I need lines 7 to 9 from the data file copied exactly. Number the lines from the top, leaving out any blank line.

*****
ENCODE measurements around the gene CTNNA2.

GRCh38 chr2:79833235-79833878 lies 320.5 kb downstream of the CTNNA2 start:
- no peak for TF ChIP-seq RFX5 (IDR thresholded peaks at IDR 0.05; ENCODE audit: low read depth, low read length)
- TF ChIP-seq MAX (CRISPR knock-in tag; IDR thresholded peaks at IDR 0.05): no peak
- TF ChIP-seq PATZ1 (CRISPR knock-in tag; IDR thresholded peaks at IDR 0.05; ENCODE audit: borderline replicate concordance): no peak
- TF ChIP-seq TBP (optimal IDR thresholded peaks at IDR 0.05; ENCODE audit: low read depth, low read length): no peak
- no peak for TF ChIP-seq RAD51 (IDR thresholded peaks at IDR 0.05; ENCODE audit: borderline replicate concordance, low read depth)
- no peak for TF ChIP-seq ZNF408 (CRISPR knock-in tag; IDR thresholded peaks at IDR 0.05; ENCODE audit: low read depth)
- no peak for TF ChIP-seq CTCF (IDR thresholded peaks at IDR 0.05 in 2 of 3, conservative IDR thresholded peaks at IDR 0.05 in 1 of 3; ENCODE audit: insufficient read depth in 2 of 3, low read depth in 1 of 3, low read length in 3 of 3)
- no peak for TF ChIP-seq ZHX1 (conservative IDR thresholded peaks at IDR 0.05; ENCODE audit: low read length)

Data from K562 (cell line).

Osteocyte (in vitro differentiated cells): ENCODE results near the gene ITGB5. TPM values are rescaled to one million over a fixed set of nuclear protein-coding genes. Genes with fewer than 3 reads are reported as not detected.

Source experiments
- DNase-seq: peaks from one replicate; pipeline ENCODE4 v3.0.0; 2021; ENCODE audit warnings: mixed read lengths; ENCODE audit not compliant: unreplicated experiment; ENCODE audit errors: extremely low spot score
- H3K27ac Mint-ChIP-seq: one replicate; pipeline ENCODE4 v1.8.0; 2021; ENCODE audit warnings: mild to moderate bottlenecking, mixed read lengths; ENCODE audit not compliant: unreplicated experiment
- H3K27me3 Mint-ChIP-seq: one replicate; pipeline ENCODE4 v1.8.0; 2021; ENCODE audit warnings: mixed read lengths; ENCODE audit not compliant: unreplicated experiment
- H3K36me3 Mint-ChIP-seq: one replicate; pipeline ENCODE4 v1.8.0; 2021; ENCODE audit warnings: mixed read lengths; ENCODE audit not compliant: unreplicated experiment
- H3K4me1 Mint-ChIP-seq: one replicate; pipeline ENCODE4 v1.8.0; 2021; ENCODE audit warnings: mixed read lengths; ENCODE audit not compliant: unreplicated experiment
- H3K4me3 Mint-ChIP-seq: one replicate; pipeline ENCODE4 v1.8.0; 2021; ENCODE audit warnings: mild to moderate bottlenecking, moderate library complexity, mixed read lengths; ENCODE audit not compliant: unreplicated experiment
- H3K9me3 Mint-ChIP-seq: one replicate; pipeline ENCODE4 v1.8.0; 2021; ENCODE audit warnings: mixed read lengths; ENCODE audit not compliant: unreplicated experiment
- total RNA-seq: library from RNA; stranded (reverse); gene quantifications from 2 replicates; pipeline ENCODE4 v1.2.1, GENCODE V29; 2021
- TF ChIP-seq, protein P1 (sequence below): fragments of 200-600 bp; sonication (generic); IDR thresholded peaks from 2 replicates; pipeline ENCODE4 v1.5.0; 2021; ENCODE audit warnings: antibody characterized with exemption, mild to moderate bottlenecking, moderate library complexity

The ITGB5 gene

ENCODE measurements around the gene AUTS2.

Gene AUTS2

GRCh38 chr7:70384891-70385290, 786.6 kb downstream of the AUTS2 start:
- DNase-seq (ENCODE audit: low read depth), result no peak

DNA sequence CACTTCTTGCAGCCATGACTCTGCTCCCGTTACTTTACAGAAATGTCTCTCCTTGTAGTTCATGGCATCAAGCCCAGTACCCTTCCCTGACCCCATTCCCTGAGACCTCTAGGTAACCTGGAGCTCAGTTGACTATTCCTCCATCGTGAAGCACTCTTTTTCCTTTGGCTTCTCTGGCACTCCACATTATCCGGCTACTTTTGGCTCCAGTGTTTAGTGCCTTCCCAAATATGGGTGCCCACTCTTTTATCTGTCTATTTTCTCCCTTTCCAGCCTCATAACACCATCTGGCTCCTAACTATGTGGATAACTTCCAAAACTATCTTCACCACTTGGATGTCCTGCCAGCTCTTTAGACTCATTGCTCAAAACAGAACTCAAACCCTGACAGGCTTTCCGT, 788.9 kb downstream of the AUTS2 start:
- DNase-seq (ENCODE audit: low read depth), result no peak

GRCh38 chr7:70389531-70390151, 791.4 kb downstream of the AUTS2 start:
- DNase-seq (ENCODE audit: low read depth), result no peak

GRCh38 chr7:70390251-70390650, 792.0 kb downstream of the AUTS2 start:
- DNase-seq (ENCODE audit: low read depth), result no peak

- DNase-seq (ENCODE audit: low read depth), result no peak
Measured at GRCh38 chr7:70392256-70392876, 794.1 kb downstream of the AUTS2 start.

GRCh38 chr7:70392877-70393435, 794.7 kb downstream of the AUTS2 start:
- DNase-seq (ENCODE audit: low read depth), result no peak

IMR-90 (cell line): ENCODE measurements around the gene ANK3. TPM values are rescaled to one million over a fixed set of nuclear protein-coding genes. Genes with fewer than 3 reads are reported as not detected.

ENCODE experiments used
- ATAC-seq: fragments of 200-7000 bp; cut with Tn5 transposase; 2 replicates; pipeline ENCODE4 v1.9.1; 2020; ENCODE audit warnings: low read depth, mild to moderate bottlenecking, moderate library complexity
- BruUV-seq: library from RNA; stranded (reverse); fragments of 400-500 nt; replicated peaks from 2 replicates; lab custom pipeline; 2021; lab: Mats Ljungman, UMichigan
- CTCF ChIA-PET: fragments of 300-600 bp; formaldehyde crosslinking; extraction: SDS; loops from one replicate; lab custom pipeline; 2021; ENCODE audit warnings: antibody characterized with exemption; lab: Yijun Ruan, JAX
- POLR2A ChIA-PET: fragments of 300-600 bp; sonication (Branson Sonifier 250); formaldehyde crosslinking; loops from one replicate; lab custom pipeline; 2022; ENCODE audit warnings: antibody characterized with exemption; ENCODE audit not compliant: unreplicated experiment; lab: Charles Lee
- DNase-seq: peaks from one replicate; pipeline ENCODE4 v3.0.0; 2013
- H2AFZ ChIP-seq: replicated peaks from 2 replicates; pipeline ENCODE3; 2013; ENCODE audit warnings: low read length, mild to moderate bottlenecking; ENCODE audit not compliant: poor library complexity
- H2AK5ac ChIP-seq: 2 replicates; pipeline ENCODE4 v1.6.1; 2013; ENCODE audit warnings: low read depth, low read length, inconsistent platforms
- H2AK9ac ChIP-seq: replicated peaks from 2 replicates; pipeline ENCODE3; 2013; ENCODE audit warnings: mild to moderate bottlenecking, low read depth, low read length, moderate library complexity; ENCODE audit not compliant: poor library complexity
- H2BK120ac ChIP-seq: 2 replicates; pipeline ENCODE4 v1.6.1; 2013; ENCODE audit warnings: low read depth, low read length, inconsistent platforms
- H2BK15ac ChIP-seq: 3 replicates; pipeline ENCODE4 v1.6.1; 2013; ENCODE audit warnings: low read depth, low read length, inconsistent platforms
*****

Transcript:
- no peak for TF ChIP-seq RAD51 (IDR thresholded peaks at IDR 0.05; ENCODE audit: borderline replicate concordance, low read depth)
- no peak for TF ChIP-seq ZNF408 (CRISPR knock-in tag; IDR thresholded peaks at IDR 0.05; ENCODE audit: low read depth)
- no peak for TF ChIP-seq CTCF (IDR thresholded peaks at IDR 0.05 in 2 of 3, conservative IDR thresholded peaks at IDR 0.05 in 1 of 3; ENCODE audit: insufficient read depth in 2 of 3, low read depth in 1 of 3, low read length in 3 of 3)